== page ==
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Data class actions in the US

Over the past few years, there has been a surge in class actions challenging companies’ privacy and data security practices. But, while the number of class actions continues to grow, the suits face several significant challenges, have afforded limited relief to individual consumers, and have provided no coherent privacy standards in the US By comparison, the primary government regulator, the US Federal Trade Commission (FTC), has proven much more effective in enforcing privacy and data security practices.

The first hurdle: the requirement of ‘standing’ or the need for an ‘injury in fact’

Class action litigation has not proven to be an efficient mechanism for claimants in the US to seek redress for alleged privacy damages.

This stems from the difficulty of having a compensable harm arise from a violation of a privacy-related right under US law.

This creates an important threshold problem in the US federal courts.

Indeed, litigants must demonstrate that they have ‘standing’ to be able to pursue their claims before a federal court.

‘Standing’ has in turn been interpreted to require plaintiffs to establish, among other things, that they suffered an ‘injury in fact’ that is concrete and actual or imminent, not hypothetical or conjectural.

Numerous class actions based on the collection, use and disclosure of data have been derailed because plaintiffs have not adequately alleged an ‘injury in fact’ sufficient to confer ‘standing’1.

The challenges plaintiffs face in establishing standing also apply in the context of data breach class actions.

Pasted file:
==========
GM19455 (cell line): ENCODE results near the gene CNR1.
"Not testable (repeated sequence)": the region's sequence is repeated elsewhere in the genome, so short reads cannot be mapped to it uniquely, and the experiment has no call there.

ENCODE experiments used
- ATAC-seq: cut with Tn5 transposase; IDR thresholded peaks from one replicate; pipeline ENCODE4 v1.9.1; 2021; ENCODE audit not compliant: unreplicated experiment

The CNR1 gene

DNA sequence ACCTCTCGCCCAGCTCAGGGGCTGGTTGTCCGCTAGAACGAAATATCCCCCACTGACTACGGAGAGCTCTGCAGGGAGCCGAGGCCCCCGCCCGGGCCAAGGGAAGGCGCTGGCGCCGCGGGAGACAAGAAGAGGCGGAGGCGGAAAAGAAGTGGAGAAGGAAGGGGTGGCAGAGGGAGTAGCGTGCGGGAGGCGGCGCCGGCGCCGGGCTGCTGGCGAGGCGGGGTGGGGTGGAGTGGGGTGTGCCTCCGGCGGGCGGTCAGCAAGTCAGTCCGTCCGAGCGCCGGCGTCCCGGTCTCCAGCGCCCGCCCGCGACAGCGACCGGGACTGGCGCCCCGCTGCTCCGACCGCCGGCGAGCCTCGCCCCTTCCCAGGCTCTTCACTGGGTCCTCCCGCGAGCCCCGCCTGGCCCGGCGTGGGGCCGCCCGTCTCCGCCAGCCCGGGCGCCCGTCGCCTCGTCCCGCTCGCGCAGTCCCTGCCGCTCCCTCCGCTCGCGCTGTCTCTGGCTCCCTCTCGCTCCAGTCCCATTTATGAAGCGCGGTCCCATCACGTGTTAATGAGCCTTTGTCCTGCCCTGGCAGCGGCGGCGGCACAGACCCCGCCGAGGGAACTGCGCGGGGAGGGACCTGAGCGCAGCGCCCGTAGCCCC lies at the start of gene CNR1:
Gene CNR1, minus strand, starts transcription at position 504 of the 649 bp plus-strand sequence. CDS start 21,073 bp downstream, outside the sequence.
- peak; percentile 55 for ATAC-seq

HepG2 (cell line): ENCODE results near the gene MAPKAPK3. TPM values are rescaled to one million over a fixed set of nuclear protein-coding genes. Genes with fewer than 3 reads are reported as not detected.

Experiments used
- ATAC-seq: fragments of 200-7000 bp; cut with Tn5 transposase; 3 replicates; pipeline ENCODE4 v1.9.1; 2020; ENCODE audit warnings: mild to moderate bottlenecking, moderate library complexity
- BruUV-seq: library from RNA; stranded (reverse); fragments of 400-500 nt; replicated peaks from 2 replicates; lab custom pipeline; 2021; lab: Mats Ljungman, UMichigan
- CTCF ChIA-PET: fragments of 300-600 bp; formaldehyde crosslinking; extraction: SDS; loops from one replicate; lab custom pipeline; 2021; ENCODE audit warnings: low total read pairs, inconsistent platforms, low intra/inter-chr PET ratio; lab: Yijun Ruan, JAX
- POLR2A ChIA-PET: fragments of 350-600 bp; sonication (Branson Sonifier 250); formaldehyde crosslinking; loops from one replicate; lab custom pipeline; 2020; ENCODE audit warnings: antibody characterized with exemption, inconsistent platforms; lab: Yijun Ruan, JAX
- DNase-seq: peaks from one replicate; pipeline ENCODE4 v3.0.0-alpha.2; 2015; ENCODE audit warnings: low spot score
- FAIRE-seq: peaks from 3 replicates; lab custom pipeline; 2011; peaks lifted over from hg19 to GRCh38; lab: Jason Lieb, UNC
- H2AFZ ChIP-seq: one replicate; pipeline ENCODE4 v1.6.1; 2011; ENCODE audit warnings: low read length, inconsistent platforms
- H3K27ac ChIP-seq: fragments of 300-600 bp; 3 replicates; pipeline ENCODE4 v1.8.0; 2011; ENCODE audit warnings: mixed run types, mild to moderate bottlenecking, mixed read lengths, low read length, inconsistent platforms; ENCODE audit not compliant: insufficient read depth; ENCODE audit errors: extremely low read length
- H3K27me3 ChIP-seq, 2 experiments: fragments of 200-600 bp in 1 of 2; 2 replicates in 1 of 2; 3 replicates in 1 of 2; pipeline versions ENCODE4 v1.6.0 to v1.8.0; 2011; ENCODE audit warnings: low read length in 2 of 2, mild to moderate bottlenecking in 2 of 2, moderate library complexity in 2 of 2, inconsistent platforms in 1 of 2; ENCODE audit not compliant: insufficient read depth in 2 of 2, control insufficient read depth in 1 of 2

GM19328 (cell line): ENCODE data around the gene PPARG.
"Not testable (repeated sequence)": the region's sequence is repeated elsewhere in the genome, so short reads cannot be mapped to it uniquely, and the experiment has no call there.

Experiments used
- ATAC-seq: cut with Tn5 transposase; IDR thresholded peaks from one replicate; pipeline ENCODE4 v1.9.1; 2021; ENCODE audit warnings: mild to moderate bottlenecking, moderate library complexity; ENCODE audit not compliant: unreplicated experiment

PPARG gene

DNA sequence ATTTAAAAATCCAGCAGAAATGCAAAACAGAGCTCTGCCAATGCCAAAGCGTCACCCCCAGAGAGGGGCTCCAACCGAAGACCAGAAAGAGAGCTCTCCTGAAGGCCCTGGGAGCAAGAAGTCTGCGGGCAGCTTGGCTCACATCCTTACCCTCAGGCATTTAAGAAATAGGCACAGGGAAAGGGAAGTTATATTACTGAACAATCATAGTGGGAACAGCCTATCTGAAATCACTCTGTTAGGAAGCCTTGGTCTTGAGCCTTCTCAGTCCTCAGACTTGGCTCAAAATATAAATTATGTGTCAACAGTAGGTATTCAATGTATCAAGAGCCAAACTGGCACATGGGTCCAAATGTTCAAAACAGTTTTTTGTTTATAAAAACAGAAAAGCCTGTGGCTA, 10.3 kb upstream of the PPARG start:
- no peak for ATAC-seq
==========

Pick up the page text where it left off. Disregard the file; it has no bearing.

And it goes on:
There has been a split in decisions among the US courts, with many having dismissed claims arising out of cyber- attacks for lack of ‘standing’, holding that plaintiffs’ allegations regarding the threat of future harm they face from the potential misuse of their data is not sufficient.

These courts hold that what may or may not be done with data collected from the victim of a cyber-attack is too speculative and not a concrete and immediate injury sufficient to confer ‘standing’2.

Other courts have found – depending on the type of data involved – that the mere improper access to that personal data creates an increased ‘risk of harm’ sufficient for a claim3.

Where plaintiffs can allege that their data has been misused by criminals, courts are more likely to find such allegations of fraudulent activity sufficient to establish ‘injury in fact’4.

Nonetheless, the US Constitution’s ‘injury in fact’ standing requirement remains an often insurmountable hurdle for plaintiffs.

The US Supreme Court has reminded the lower courts that a plaintiff in data-related cases, who often cannot point to clear financial harm, must allege an injury that is both “particularised,” meaning that the named plaintiff was personally affected by the defendant’s conduct, and “concrete”, meaning there must be an ‘injury in fact’.

Simply alleging that a statute is violated is not enough5.

The second hurdle: causes of action

Even where consumers are able to overcome the threshold question of whether they have suffered a compensable privacy harm, there is further difficulty in finding viable causes of action through which plaintiffs can seek redress.

That challenge is already difficult with respect to federal statutes, as most privacy claims do not fit neatly into the existing federal statutory scheme.

No current law provides an express means of redress for individuals who allegedly suffered privacy harms.

Plaintiffs have instead tried to press their claims under various other federal statutes, including those designed primarily to protect systems and communications from hackers and eavesdroppers.

For instance, the Computer Fraud and Abuse Act targets various computer-related activities, but, in order to bring an action under its provisions, a plaintiff must allege at least US$5,000 in actual damages.